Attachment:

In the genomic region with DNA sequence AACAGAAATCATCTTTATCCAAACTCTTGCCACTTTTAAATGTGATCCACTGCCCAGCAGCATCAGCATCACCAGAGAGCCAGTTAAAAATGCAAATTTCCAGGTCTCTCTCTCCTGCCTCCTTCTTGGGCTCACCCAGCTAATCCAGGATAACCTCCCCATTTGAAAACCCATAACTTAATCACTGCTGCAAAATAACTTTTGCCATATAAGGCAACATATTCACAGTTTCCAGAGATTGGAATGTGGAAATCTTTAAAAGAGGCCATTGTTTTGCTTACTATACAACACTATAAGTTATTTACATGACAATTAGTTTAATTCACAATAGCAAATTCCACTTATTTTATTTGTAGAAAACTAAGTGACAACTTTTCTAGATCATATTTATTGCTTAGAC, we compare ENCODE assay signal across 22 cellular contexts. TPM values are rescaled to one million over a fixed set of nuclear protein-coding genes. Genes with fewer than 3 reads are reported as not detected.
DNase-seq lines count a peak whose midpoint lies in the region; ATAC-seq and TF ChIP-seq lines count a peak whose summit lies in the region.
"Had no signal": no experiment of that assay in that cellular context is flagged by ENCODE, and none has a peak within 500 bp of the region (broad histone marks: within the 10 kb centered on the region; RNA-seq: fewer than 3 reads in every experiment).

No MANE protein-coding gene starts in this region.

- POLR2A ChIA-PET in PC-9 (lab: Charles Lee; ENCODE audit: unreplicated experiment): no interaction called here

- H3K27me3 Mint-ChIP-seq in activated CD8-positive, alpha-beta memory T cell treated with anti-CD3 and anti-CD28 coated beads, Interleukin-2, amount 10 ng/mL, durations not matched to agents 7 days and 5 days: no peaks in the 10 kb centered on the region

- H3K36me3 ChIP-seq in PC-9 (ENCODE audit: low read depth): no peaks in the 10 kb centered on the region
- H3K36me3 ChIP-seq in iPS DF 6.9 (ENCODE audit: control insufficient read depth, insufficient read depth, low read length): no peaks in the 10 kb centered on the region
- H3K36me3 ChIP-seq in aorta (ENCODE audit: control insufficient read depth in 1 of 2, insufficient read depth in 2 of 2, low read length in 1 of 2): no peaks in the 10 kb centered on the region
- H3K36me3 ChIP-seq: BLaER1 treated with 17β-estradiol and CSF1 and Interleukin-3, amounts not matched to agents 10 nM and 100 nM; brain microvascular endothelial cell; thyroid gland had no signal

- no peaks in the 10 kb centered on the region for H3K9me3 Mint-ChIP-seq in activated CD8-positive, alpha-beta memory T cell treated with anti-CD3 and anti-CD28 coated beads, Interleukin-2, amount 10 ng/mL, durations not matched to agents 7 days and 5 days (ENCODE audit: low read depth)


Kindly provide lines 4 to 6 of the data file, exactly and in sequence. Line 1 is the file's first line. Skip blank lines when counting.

No MANE protein-coding gene starts in this region.

- POLR2A ChIA-PET in PC-9 (lab: Charles Lee; ENCODE audit: unreplicated experiment): no interaction called here

- H3K27me3 Mint-ChIP-seq in activated CD8-positive, alpha-beta memory T cell treated with anti-CD3 and anti-CD28 coated beads, Interleukin-2, amount 10 ng/mL, durations not matched to agents 7 days and 5 days: no peaks in the 10 kb centered on the region